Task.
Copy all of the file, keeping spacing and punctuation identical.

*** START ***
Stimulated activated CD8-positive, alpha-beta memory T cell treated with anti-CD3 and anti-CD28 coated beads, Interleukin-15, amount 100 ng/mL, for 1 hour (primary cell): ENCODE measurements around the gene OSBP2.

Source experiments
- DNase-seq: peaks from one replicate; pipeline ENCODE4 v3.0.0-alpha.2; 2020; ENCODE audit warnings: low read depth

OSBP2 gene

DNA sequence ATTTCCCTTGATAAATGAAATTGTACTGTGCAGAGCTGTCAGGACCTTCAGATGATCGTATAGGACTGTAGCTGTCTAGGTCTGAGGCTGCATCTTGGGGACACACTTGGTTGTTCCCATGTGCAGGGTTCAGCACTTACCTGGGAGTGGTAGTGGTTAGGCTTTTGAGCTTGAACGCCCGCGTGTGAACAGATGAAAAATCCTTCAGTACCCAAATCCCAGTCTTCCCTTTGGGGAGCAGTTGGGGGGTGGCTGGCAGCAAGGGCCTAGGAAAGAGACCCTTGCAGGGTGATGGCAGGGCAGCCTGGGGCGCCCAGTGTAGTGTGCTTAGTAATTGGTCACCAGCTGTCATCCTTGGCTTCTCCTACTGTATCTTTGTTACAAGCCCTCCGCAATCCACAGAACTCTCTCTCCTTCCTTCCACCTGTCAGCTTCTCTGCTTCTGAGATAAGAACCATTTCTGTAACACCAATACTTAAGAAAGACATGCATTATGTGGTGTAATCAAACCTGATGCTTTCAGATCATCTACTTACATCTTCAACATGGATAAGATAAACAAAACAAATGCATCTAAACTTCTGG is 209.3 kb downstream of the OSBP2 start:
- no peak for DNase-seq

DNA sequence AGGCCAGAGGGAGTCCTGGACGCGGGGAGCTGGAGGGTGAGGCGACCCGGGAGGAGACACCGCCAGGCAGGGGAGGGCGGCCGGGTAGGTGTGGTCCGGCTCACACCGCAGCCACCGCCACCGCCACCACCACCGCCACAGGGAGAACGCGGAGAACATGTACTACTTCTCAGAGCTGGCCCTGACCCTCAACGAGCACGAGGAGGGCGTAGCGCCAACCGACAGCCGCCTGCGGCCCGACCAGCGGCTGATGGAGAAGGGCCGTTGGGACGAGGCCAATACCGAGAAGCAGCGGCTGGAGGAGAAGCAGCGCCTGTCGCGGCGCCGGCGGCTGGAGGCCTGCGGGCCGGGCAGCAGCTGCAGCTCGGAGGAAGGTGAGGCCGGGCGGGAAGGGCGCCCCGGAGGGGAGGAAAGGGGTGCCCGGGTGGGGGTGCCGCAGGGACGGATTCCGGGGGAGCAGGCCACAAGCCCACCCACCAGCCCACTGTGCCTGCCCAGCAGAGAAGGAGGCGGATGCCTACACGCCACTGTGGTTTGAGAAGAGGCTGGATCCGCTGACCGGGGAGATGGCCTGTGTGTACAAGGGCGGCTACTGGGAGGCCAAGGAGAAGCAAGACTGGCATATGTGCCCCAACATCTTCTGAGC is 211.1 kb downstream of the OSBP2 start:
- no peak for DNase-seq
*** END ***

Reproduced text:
Stimulated activated CD8-positive, alpha-beta memory T cell treated with anti-CD3 and anti-CD28 coated beads, Interleukin-15, amount 100 ng/mL, for 1 hour (primary cell): ENCODE measurements around the gene OSBP2.

Source experiments
- DNase-seq: peaks from one replicate; pipeline ENCODE4 v3.0.0-alpha.2; 2020; ENCODE audit warnings: low read depth

OSBP2 gene

DNA sequence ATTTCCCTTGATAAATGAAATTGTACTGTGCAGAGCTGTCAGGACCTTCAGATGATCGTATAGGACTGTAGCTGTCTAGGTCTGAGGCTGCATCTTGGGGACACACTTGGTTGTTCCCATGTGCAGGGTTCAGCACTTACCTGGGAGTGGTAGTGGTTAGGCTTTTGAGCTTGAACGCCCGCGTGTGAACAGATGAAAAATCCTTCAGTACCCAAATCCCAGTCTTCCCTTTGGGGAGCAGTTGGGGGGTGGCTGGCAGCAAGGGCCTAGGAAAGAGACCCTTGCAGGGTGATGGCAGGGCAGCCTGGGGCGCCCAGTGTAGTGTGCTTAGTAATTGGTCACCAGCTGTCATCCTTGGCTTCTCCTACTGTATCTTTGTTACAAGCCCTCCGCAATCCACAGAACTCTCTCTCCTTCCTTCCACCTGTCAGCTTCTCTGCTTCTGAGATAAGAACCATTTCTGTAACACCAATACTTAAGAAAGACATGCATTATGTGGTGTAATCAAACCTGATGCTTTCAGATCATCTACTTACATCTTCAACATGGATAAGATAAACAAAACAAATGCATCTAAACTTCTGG is 209.3 kb downstream of the OSBP2 start:
- no peak for DNase-seq

DNA sequence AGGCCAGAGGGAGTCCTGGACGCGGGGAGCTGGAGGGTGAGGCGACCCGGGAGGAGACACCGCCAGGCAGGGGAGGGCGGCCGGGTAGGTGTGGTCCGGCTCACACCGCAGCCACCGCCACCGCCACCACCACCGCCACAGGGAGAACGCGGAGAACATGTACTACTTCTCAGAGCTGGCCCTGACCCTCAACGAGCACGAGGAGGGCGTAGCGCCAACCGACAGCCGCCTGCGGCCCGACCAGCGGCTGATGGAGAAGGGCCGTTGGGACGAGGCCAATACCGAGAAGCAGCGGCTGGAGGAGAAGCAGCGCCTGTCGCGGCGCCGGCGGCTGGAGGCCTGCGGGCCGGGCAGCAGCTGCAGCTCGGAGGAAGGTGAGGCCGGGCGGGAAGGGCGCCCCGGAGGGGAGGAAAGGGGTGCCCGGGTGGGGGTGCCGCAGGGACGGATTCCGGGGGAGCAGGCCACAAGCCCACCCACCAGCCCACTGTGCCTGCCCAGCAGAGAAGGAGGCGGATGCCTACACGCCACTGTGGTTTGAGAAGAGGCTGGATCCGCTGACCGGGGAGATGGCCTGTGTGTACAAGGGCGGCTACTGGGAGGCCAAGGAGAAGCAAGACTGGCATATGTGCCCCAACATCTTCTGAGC is 211.1 kb downstream of the OSBP2 start:
- no peak for DNase-seq